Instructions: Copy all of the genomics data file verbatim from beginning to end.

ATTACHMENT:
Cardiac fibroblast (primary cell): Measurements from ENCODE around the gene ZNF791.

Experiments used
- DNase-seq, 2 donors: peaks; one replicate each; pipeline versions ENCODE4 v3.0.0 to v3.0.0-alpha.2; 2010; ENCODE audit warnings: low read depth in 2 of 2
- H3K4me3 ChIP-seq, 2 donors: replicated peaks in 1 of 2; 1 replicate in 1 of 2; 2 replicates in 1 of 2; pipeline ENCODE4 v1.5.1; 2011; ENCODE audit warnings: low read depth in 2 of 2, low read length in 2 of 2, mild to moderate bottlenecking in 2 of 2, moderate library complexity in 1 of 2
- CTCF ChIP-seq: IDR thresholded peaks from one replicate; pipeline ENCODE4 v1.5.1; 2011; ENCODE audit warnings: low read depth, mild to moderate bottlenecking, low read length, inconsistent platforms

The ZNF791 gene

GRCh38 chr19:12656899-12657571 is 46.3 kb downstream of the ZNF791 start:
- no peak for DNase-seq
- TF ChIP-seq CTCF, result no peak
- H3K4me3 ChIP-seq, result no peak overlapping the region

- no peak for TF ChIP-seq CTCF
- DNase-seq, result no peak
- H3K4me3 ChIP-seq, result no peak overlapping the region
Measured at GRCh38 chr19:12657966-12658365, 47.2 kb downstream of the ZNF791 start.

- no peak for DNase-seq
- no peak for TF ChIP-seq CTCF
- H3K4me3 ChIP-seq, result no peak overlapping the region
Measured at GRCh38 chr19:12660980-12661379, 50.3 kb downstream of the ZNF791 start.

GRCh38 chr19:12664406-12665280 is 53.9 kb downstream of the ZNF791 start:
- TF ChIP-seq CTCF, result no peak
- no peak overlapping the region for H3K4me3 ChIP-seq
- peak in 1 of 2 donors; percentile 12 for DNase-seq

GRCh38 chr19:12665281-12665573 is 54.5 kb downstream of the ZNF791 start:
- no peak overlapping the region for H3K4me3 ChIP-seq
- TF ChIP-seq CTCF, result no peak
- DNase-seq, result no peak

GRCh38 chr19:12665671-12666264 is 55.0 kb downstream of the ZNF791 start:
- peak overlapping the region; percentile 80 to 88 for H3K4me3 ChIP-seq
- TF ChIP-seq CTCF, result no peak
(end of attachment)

Cardiac fibroblast (primary cell): Measurements from ENCODE around the gene ZNF791.

Experiments used
- DNase-seq, 2 donors: peaks; one replicate each; pipeline versions ENCODE4 v3.0.0 to v3.0.0-alpha.2; 2010; ENCODE audit warnings: low read depth in 2 of 2
- H3K4me3 ChIP-seq, 2 donors: replicated peaks in 1 of 2; 1 replicate in 1 of 2; 2 replicates in 1 of 2; pipeline ENCODE4 v1.5.1; 2011; ENCODE audit warnings: low read depth in 2 of 2, low read length in 2 of 2, mild to moderate bottlenecking in 2 of 2, moderate library complexity in 1 of 2
- CTCF ChIP-seq: IDR thresholded peaks from one replicate; pipeline ENCODE4 v1.5.1; 2011; ENCODE audit warnings: low read depth, mild to moderate bottlenecking, low read length, inconsistent platforms

The ZNF791 gene

GRCh38 chr19:12656899-12657571 is 46.3 kb downstream of the ZNF791 start:
- no peak for DNase-seq
- TF ChIP-seq CTCF, result no peak
- H3K4me3 ChIP-seq, result no peak overlapping the region

- no peak for TF ChIP-seq CTCF
- DNase-seq, result no peak
- H3K4me3 ChIP-seq, result no peak overlapping the region
Measured at GRCh38 chr19:12657966-12658365, 47.2 kb downstream of the ZNF791 start.

- no peak for DNase-seq
- no peak for TF ChIP-seq CTCF
- H3K4me3 ChIP-seq, result no peak overlapping the region
Measured at GRCh38 chr19:12660980-12661379, 50.3 kb downstream of the ZNF791 start.

GRCh38 chr19:12664406-12665280 is 53.9 kb downstream of the ZNF791 start:
- TF ChIP-seq CTCF, result no peak
- no peak overlapping the region for H3K4me3 ChIP-seq
- peak in 1 of 2 donors; percentile 12 for DNase-seq

GRCh38 chr19:12665281-12665573 is 54.5 kb downstream of the ZNF791 start:
- no peak overlapping the region for H3K4me3 ChIP-seq
- TF ChIP-seq CTCF, result no peak
- DNase-seq, result no peak

GRCh38 chr19:12665671-12666264 is 55.0 kb downstream of the ZNF791 start:
- peak overlapping the region; percentile 80 to 88 for H3K4me3 ChIP-seq
- TF ChIP-seq CTCF, result no peak